How about non-literary influences; was The Blood Trials influenced by any movies, TV shows, or games? You already mentioned Star Wars and Black Panther

There’s a lot of these. G.I. Jane, G.I. Joe, Black Panther, Star Wars, Game Of Thrones, Avatar The Last Airbender, and the Assassin’s Creed games are the biggest.

The Blood Trials is the first book of a duology you’re calling The Blood Gift. Do you know what the other book is going to be called and when it will be out?

I’m not sure I can answer either of those questions yet. Sorry. I have the answers but Harper Voyager hasn’t officially announced anything, and I don’t want to accidentally spill the beans on something I shouldn’t.

No worries. Don’t want to get you in trouble. But what was it about this story that made you realize it needed to be told in two parts as opposed to one long one or three or thirty-seven?

Actually, I initially envisioned The Blood Trials told in three parts. Never thirty-seven though. Wow, I just shuddered even thinking about writing that many installments. I’d get so bored and so ready to play in a new story world with new characters so quickly.

[sighs] No one ever says thirty-seven…

The Blood Trials switched from a planned trilogy to a planned duology when my publisher bought it in a two book deal. After working on The Blood Trials, my editor and I had a conversation where we hashed out the plot of the sequel and how to fit everything that Ikenna, the protagonist, needed to learn, battle, decimate, and accomplish in Book 2. Still, it was brutal to write. I just turned in the first draft of the sequel at the beginning of February. I’m anxiously awaiting editorial notes, but I feel very good and very strong about the first draft.

Upon hearing that The Blood Trials is the first book of a duology, some people will decide to wait until the other one is out before reading it, and some will also decide to read them back-to-back when the time comes. But is there any reason why you think people shouldn’t wait?

I think there is a story-based reason against waiting to read it. A lot happens in Book 1. Even more happens in Book 2. There’s so many twists, turns, reveals, heavy losses, growing pains, and weighty exchanges that reading them back-to-back might be overwhelming, and you’ll want a little bit of breathing room.

Earlier we talked about the movies, TV shows, and games that influenced The Blood Trials. But to turn things around, do you think The Blood Trials could be made into a movie, show, or game?

It’s my greatest hope that The Blood Trials gets made into all three. I think it’s a story that offers enough depth and breadth in its setting, characters, and politics that there’s enough material and content for a TV show, movie, and a game. The format that might work best will depend on what aspects of the world and story the adaptation aims to zero in on and display. The Blood Trials can make a fantastic movie if the adaptation chooses to focus on Ikenna’s sweeping and heroic journey alone. But there’s also an ensemble cast and expansive world with tons of conflicts and important, compelling things going on outside of Ikenna’s sphere, so I can totally see The Blood Trials being adapted into a TV series in the vein of something like Game Of Thrones that isn’t just about the journey of one protagonist, but that tracks the journey of many protagonists. As for a video game, The Blood Trials’ world offers tons of cool boss fights, realms, and mysteries, and side quests that could be explored in an open-world game.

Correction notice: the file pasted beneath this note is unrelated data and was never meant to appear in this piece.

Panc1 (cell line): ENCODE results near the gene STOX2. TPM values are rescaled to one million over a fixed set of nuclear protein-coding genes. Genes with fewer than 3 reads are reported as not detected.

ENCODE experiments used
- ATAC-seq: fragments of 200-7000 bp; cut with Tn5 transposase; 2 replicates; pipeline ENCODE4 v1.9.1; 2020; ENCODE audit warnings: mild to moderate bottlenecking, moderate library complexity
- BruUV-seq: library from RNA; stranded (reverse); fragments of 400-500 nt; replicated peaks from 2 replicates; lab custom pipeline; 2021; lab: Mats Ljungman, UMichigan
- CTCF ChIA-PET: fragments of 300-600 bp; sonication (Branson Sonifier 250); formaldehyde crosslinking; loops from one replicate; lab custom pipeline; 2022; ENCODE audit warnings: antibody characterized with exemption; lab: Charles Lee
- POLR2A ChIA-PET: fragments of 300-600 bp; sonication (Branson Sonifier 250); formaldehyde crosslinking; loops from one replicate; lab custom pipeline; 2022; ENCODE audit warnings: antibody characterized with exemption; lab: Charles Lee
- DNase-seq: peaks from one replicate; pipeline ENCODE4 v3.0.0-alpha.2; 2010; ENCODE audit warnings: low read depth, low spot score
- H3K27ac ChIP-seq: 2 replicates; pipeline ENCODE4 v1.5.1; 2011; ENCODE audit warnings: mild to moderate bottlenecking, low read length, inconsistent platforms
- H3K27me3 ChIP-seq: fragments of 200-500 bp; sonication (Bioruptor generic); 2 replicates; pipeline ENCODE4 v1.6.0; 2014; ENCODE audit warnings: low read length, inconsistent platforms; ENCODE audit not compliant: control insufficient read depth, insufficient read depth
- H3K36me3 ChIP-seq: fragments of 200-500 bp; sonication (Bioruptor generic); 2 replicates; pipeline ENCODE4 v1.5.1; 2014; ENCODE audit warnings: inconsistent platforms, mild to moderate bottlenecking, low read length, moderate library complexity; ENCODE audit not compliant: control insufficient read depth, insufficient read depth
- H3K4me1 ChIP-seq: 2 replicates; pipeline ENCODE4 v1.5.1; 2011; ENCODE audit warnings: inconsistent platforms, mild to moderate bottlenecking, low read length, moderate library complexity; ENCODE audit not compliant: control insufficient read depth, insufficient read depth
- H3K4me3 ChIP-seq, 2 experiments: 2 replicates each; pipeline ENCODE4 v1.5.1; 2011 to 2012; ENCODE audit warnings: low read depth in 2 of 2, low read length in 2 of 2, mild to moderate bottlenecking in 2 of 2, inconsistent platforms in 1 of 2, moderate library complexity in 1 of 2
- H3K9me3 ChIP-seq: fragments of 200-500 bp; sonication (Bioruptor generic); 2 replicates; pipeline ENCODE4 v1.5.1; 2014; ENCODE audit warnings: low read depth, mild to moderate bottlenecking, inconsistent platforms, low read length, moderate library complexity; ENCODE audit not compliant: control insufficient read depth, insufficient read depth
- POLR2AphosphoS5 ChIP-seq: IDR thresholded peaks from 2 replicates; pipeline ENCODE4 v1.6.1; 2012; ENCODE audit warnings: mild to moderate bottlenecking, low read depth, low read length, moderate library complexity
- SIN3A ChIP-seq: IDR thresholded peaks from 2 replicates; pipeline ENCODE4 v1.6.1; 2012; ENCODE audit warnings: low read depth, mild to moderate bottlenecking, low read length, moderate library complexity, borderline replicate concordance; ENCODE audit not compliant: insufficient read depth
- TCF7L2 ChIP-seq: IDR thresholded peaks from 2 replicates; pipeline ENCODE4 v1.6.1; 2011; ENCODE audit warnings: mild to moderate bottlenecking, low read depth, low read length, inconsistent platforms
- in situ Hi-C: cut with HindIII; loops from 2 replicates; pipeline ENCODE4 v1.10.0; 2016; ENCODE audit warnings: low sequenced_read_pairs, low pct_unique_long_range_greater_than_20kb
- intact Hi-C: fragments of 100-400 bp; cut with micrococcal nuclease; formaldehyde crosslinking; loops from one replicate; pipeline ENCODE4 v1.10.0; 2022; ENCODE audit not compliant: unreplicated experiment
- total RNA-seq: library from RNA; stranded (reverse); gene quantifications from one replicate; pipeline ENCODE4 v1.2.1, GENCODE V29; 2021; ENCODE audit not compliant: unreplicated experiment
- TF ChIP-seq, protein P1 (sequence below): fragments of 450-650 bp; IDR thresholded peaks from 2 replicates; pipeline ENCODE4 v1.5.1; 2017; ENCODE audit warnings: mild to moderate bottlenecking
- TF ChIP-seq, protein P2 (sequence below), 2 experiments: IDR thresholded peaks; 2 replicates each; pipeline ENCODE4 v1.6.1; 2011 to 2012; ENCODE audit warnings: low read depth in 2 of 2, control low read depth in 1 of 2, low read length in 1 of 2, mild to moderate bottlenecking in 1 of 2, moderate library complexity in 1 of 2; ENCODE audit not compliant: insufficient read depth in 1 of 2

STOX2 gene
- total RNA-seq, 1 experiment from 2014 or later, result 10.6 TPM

If someone wanted to adapt The Blood Trials into a movie or TV show, who would you want them to cast as Ikenna, and the other main characters?

Obviously, a dark skin woman would have to be cast. It’s important representation that’s lacking in Hollywood as much as it’s lacking in publishing, and it’s one of the chief reasons I wrote The Blood Trials and made a dark skin Black woman it’s protagonist. I really enjoyed watching The Old Guard movie, so I’d love to see Kiki Layne play Ikenna. She’d kill the role.

And if someone instead wanted to make it into a game, what kind of game should it be and who should make it?

I’d be over the moon if somebody like Ubisoft was at the helm. Assassin’s Creed is one of my all-time favorite game franchises. With Assassin’s Creed: Odyssey, specifically, I don’t think I’ve come across a more visually stunning game or more brilliant fight optics — and The Blood Trials is full of thrilling battles that would translate super fun onto a gaming system.

So, is there anything else that people interested in The Blood Trials should know before deciding whether or not to buy it?

We’ve talked about The Blood Trials tackling some weighty issues, but at its heart, I truly wrote it to just also be a fun fantasy read that delivers a bloody damn good time and that serves SFF readers who enjoy books like Pierce Brown’s Red Rising or R.F. Kuang’s The Poppy War all the things we like most in SFF reads: war, bloodshed, banter, a kickass protagonist, and a thrilling heroic journey.

N.E. Davenport The Blood Trials The Blood Gift

Finally, if someone enjoys The Blood Trials, what similar kind of fantasy novel of someone else’s would you recommend they check out while waiting for the second book to come out?

R.F. Kuang’s The Poppy War, C.L. Clark’s The Unbroken, Pierce Brown’s Red Rising, S.A. Chakraborty’s City Of Brass, and Scott Reintgen’s Nyxia. Each of these books feature determined protagonists and fun ensemble casts who question, challenge, and battle the power structures around them. They each also dive poignantly into questions about the ethics of combat and / or war, the value of human lives, and the cost of ushering change upon a people.